Try googling "police complaints procedure USA" - all the links are from the UK ...

Nigel, that is not the case for me. It seems likely that Google is localizing its search results to where it knows you are...something Google is known to do.

Turb:

In many cases, the decision to conduct a high speed chase is entirely irrational: police choose to do that because it is fun and exciting, despite being dangerous for them.

Bold mine. Do you have a citation for that? Because that strikes me as speculative at best.

"It seems likely that Google is localizing its search results to where it knows you are...something Google is known to do."

So, that's why Google keeps giving me information on and images of Pluto...

High horse-powered automobiles decked out with sirens and lights, like firearms, are fun and exciting in the hands of the inadequately trained and the ethically challenged.

Cops are human too, or are they claiming an exemption there?

Making a run for it triggers the predator reflex.

Oh, come on Count, play fair:

"High horse-powered automobiles decked out with sirens and lights, like firearms, are fun and exciting in the hands of basically anyone doing the driving"

"...firearms, are fun and exciting in the hands of basically anyone doing the driving."

So we're advocating using firearms as golf clubs now? Might work with a rifle, but I have my doubts about handguns.

I've often thought, while golfing, that it would be fun and borderline ethical to have a friend bivouac himself in a blind in the woods next to the fairway and sharp shoot my errant drives out of the sky and then claim a mulligan with an innocent face, blaming it on the NRA.

Guns and golf.

Like drinking and boating -- made for each other.

There are clay shooting courses laid out and scored like golf courses. Including golf carts with gun racks and paths for same.

That's just sick enough to sound fun.

I wonder if it's not respect that police officers want but undying appreciation, and that since it's hard to force folk to be appreciative, they demand respect - or deference that is close enough.

It is, I'm sure, a tremendously stressful job. It seems to me that almost any interaction an officer has as part of his/her official duties is with humanity not at their best (unless it's with a co-worker), even when you're being called for help. Moreover, it's likely the bad interactions that are most memorable. And you're probably worried that any particular interaction may go from bad to worse.

This is exacerbated by your training that emphasizes the danger of the job and that the danger comes from those you are sworn to protect and serve. The training comes with plenty of examples of seemingly safe or innocuous situations that escalated into deadly violence for the police officer involved so you are always on the lookout for that. And if you've served long enough, you know someone, or know someone who knows someone, that has been killed or seriously wounded in the line of duty.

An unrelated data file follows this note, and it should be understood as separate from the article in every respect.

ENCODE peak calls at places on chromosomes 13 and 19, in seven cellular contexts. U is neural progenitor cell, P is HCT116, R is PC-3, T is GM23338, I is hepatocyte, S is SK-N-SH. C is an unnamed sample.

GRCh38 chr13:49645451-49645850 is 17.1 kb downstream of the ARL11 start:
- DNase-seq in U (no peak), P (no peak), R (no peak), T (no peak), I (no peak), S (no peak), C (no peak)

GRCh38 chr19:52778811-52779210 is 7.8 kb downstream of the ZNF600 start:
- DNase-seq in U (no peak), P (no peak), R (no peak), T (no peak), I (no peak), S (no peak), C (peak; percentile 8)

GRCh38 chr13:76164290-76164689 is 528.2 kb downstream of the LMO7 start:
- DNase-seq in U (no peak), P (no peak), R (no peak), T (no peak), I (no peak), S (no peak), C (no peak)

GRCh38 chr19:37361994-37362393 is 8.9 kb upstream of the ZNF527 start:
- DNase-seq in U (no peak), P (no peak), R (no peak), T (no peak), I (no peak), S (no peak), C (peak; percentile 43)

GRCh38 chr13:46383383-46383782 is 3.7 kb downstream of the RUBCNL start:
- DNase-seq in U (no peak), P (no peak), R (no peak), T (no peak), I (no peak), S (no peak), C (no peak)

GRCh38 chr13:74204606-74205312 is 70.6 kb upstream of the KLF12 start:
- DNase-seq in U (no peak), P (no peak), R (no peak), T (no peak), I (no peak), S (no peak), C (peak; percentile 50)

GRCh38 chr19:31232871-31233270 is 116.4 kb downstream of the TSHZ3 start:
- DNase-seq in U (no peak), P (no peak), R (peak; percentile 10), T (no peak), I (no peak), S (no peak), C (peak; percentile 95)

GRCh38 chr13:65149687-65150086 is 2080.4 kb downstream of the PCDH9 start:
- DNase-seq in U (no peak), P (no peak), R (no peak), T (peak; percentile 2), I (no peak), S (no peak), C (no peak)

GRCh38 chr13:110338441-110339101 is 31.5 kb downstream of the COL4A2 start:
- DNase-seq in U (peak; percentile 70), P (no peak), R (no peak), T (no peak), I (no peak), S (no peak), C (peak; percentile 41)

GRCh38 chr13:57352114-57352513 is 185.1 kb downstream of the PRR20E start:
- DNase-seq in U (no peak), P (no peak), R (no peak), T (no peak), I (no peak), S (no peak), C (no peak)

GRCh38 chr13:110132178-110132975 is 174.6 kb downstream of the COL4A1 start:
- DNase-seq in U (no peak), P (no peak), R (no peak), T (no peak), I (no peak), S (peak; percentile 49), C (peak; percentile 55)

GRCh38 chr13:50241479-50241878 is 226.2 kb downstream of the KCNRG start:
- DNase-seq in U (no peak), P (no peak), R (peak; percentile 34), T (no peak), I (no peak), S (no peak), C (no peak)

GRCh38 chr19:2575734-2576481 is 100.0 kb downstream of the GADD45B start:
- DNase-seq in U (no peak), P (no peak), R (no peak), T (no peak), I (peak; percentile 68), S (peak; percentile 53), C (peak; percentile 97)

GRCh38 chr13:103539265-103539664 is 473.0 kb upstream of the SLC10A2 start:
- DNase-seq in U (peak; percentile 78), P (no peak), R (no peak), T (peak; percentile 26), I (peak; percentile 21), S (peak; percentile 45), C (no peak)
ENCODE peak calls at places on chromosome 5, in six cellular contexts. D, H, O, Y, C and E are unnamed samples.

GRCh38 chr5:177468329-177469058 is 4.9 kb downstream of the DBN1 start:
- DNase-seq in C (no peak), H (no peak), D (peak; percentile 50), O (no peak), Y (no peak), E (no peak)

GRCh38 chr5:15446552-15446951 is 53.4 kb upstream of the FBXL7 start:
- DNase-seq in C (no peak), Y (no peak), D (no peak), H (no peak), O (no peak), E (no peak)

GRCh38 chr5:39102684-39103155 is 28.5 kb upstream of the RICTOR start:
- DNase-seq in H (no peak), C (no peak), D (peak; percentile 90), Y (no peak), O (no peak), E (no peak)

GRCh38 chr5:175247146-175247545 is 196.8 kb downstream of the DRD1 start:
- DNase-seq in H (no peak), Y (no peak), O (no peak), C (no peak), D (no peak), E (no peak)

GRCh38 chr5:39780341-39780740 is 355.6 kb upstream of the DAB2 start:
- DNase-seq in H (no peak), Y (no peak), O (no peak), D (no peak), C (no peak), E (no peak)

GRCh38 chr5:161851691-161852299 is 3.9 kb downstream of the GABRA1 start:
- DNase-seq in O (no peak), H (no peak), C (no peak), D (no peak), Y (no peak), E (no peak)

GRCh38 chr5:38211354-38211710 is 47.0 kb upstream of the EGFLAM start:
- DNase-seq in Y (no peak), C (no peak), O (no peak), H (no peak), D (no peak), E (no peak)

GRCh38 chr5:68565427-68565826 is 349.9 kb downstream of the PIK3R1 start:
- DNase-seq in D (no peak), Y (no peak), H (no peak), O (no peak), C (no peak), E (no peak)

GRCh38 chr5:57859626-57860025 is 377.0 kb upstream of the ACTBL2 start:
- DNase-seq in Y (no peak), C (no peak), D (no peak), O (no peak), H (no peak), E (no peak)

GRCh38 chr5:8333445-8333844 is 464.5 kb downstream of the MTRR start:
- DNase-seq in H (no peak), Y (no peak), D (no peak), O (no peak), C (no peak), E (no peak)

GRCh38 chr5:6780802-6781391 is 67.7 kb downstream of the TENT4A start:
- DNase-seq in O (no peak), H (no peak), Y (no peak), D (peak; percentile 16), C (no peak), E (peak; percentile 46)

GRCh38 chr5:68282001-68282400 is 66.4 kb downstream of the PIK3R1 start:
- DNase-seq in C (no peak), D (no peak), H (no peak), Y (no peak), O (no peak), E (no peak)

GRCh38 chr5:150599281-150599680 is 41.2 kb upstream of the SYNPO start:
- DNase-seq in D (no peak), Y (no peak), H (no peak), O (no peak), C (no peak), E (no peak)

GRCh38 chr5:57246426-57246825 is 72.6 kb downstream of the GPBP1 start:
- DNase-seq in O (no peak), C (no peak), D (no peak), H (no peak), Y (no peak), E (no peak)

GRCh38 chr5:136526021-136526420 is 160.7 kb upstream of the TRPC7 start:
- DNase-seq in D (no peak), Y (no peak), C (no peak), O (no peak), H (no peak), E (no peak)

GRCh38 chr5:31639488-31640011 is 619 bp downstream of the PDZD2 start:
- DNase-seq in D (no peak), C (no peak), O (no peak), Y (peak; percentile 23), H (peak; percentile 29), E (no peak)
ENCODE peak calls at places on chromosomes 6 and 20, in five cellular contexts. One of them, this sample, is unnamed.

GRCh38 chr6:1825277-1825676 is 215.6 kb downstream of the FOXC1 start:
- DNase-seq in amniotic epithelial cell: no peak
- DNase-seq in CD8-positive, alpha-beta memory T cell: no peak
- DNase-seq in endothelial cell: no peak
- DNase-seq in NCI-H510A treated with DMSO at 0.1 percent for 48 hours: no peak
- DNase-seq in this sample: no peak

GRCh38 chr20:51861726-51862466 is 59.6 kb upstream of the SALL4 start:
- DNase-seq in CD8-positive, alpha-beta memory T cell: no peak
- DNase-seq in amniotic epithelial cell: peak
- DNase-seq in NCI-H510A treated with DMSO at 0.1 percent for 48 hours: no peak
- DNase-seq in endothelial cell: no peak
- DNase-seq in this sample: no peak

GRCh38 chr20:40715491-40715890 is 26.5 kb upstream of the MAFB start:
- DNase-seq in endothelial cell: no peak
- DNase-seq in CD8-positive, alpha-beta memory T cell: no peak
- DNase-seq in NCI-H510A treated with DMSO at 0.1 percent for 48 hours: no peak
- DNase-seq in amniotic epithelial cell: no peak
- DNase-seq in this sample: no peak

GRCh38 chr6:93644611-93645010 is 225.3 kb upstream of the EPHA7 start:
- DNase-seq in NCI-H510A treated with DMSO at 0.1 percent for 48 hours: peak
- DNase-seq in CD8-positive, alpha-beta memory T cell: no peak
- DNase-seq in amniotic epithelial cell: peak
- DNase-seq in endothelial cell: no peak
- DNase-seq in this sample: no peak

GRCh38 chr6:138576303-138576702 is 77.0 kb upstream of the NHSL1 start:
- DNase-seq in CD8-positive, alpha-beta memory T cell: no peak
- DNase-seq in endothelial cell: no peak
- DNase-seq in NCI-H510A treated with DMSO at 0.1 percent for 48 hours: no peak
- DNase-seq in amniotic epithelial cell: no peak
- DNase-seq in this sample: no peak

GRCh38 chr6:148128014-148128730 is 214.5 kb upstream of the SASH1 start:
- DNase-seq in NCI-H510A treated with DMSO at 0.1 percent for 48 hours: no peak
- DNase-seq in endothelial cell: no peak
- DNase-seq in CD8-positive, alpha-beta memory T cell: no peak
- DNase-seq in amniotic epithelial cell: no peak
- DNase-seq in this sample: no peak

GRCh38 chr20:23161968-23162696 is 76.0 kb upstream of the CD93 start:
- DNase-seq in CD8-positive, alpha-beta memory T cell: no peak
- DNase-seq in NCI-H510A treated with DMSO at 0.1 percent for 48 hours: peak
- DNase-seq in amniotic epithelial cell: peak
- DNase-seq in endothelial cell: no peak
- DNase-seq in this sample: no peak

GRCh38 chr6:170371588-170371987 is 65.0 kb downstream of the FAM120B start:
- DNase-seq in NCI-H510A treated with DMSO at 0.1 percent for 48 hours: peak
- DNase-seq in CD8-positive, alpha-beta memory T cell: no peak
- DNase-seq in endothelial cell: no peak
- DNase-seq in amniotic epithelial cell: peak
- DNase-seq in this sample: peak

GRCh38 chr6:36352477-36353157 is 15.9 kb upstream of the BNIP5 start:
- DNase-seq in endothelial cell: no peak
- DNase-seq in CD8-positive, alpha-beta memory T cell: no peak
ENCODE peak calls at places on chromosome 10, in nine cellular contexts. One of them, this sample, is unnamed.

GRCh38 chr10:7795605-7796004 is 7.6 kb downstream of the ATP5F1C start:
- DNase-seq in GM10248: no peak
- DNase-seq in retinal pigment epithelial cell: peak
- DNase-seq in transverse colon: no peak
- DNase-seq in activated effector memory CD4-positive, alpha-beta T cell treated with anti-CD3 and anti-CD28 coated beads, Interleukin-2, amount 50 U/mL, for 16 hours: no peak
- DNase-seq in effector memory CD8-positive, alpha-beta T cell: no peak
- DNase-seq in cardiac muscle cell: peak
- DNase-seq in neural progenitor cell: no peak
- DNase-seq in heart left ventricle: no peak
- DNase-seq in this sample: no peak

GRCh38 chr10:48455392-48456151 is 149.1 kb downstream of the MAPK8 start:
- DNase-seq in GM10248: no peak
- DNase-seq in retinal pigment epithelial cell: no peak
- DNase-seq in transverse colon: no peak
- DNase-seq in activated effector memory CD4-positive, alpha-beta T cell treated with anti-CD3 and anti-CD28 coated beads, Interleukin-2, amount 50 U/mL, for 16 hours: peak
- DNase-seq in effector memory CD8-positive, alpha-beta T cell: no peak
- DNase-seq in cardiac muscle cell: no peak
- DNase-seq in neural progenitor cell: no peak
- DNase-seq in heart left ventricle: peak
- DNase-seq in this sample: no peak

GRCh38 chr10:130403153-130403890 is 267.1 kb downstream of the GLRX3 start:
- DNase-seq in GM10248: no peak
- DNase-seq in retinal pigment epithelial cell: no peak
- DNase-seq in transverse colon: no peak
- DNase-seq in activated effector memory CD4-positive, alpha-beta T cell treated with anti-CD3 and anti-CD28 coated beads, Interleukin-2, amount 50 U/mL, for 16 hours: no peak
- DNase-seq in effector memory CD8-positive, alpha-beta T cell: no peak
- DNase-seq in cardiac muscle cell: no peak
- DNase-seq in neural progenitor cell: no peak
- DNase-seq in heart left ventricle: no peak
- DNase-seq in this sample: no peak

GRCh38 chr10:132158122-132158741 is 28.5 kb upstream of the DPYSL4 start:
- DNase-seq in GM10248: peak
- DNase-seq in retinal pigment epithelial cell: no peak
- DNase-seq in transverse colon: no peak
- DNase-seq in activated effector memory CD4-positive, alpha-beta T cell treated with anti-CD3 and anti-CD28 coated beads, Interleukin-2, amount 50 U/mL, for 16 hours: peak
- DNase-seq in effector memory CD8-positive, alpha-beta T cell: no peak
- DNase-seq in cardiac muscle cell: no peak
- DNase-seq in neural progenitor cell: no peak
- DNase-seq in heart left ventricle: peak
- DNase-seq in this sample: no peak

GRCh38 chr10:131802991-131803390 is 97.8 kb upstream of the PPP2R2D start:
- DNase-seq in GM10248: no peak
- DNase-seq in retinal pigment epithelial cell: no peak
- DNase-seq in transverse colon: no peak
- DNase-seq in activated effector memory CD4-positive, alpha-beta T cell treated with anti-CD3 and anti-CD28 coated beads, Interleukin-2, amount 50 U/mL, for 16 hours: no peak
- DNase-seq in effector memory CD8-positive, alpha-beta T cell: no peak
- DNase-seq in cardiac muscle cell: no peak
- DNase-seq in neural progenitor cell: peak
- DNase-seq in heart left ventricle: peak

In addition, I have to imagine that officers are routinely lied to ("I wasn't speeding!") and for those in high crime areas especially, have lies routinely told about them (accusations of excessive force in particular), or worse. So much so that you come to expect that nothing you're told can be taken at face value, even when you're dealing with someone whose called you for help.

Obviously this will all vary from officer to officer, precinct to precinct, and force to force. But, it seems to me, that after a number of years of this, an "us versus them" tribal mentality would easily develop and, unchecked, you might see the attitude in HSH's quote in the post.

So, what to do?

For some reason this reminds me of a quote from Full Metal Jacket, a Marine talking about the South Vietnamese, "We're supposed to be helping them and they shit all over us every chance they get."

And the solution with South VietNam was tojust leave. Which, happily, anyone who is a policeman can do. And without having to depart on a helicopter under fire.

Seriously, if someone feels that way, why not change jobs? Or at least shift to a police force in a place where the stress is lower. Unless, I suppose, you get addicted to the adrenaline rush of having a stressful job....

It pays well? And good pension benefits? Switching costs? Don't want to abandon their buddies?